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Let the Good Times Roll with Mardi Gras

Mardi+Gras+celebrations+in+New+Orleans%2C+Louisiana%2C+include+many+colorful+costumes+and+parades.
Mardi Gras celebrations in New Orleans, Louisiana, include many colorful costumes and parades.

Mardi Gras celebrations in New Orleans, Louisiana, include many colorful costumes and parades.

Jaime Ostrow

Jaime Ostrow

Mardi Gras celebrations in New Orleans, Louisiana, include many colorful costumes and parades.

By Tianne Johnson, Contributing Writer

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Born in the Big Easy, my sisters and I were always excited to build cardboard floats filled with candy and beads to imitate the huge floats that flooded the French Quarter and Bourbon Street for Mardi Gras parades. If I was lucky, I’d be the one to find the small plastic baby inside the tasty purple, green and gold King Cake. I remember going to parades and seeing the second-liners fill the streets, catching beads thrown to us from the floats above and being picked up in the wave of bounce music, jazz bands and dancers. And how could I forget gathering to eat crawfish and gumbo after the long day of festivities? If only I could go back.

Mardi Gras is a Christian holiday celebrated in many countries throughout the world with large Roman Catholic populations. Mardi Gras, which falls on Feb. 13 this year, directly translates to “Fat Tuesday” from French. The name of the holiday originated thousands of years ago in Europe because of the binge eating that would occur in the days leading up to Lent, the period of fasting between Ash Wednesday and Easter Sunday.

Fat Tuesday can fall on any Tuesday between Feb. 3 and March 9 and is the biggest and perhaps the most important day of celebration. However, the exciting Carnival celebrations go on from Jan. 6, the Twelfth Night or Feast of Epiphany, until the midnight of Fat Tuesday.

When Christianity spread from Rome to various parts of the world, so did Mardi Gras. Today, Brazil, Venice and New Orleans are among the top places in the world to celebrate the festivities of the holiday, attracting thousands of tourists every year.

Tisch freshman Abby Tawiah doesn’t feel that she can personally identify with Mardi Gras.

“I’ve never been one to celebrate a holiday that I have no connection to,” Tawiah said. “I’m from West Africa and have no family from here. I’m sure the holiday means more to the native people of Orleans, and I wouldn’t want to appropriate that.” 

Due to the French influence in New Orleans, Mardi Gras remains a rich custom for the Cajun and Creole people of Louisiana. Krewes, which are organizations that arrange parades during the carnival season, have remained a paramount part of the carnival culture in New Orleans over the years. There are tons of Krewes in New Orleans, such as the Krewe of Zulu, the Mardi Gras Indians and many others.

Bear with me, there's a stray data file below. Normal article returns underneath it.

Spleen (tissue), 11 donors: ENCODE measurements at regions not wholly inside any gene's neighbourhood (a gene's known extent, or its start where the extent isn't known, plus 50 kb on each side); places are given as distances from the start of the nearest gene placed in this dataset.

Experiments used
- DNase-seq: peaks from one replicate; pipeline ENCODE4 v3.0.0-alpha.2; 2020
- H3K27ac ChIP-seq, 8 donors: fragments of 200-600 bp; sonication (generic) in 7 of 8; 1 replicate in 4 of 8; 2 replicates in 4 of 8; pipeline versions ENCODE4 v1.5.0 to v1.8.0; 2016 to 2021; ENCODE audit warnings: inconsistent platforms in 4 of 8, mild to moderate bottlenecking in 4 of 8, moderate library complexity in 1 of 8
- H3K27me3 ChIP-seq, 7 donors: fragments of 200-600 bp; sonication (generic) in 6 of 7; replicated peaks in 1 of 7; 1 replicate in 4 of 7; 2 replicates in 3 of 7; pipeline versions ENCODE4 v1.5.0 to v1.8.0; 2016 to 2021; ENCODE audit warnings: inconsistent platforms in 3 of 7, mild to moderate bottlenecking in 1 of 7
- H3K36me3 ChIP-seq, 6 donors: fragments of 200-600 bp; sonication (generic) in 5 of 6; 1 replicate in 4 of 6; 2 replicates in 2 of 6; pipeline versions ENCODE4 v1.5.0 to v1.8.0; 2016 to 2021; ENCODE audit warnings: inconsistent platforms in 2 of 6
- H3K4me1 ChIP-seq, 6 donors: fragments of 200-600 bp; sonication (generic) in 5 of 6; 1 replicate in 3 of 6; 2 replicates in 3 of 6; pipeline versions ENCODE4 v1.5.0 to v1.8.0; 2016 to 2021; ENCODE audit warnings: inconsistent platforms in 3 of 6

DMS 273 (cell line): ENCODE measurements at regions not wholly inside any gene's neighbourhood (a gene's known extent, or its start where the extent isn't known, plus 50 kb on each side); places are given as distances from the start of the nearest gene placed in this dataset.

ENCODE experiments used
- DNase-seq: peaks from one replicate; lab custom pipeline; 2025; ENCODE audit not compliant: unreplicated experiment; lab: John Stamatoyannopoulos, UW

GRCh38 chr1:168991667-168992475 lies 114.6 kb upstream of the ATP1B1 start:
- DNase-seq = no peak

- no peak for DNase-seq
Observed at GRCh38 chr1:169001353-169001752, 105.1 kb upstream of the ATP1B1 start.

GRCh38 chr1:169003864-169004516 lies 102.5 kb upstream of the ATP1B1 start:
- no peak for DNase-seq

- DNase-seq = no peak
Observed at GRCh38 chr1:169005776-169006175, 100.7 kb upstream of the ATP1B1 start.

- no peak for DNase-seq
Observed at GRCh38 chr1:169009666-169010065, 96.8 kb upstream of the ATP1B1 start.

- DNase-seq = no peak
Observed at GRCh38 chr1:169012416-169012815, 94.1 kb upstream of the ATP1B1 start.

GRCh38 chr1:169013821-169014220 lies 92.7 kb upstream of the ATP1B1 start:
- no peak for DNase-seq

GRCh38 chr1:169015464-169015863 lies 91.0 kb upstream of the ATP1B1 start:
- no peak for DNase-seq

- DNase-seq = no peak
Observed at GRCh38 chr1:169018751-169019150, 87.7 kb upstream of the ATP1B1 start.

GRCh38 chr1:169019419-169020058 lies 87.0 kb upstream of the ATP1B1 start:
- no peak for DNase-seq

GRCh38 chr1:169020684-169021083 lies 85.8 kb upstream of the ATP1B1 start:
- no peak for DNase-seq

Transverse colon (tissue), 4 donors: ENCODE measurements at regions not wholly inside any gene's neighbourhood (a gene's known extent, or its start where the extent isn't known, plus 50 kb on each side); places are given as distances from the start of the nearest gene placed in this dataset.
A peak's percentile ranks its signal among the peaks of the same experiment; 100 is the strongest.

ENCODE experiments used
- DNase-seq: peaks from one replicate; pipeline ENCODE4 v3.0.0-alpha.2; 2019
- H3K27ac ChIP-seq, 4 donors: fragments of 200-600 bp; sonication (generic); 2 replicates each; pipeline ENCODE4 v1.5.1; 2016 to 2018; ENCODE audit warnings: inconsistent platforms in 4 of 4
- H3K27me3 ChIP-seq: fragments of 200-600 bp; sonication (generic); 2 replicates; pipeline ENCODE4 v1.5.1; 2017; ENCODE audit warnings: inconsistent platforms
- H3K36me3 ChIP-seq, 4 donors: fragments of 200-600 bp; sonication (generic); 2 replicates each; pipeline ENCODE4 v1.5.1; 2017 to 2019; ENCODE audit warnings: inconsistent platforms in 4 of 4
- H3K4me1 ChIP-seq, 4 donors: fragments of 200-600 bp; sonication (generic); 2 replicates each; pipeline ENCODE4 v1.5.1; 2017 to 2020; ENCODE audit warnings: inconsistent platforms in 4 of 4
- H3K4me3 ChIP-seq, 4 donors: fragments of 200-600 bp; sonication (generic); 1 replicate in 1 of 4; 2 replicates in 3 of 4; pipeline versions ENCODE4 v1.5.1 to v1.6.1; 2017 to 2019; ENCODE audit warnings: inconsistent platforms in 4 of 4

Nonetheless, we can give credit to the Krewe of Rex for establishing purple, green and gold as the official colors of Mardi Gras. Each color has a special meaning: purple symbolizes justice, gold signifies power and green represents faith.

Colored purple, green and gold, King Cake is essential for any Mardi Gras celebration. This cake, rich in color and flavor, originated in France in 1870 as a cross between a coffee cake and a French pastry. In every glittery King Cake comes a tiny doll, which many people say represents baby Jesus. The meaning of finding the baby in the cake isn’t very clear, but it either signifies prosperity and good luck or marks you as responsible for providing a King Cake at the next celebration.

While most NYU students have heard of Mardi Gras, few students plan to celebrate the festive holiday this year. CAS freshman Lauren Rodriguez stated that she did not share the excitement of some of her peers.

“Yeah, I’ve heard of Mardi Gras before, but I don’t plan to celebrate it this year,” Rodriguez said.

CAS freshman Charlotte Dankwah is not celebrating the festival this year.

“I’ve heard of Mardi Gras, and I know that it’s a big French holiday celebrated in Louisiana,” Dankwah said. “I even know of a few events happening in [New York City] to celebrate, but I’m just too busy to go.”

SPS freshman Matthew Oscodar is more willing to see how New York City celebrates Mardi Gras.

“I’d be willing to celebrate it if I knew of any events happening here in the city,” Oscodar said.

Some students, like Steinhardt senior Marco Chan, are trying to keep the Mardi Gras spirit alive even if they are not in New Orleans.

“I have heard of Mardi Gras but never celebrated it in the past,” Chan said. “But this week, the [Faculty Fellows in Residence] on [Lipton Residence Hall’s] 11th floor are having a party in their room to celebrate and will be welcoming residents in with foods from Louisiana. I definitely plan to stop by.”

The city that never sleeps doesn’t sleep on this holiday either. There are various bars, jazz lounges and dance clubs that give you a taste of the Big Easy right here in the Big Apple. If you want a funk-filled night, check out B.B. King Blues Club & Grill. The House of Yes in Brooklyn is hosting its annual Mardi Gras event with circus performances, good company and great music. Whether you plan to travel down to Canal Street in New Orleans for the holiday or Canal Street in New York City, Mardi Gras is a time of fun and celebration that everyone should experience.

A version of this article appeared in the Feb. 12 print edition. Email Tianne Johnson at [email protected]

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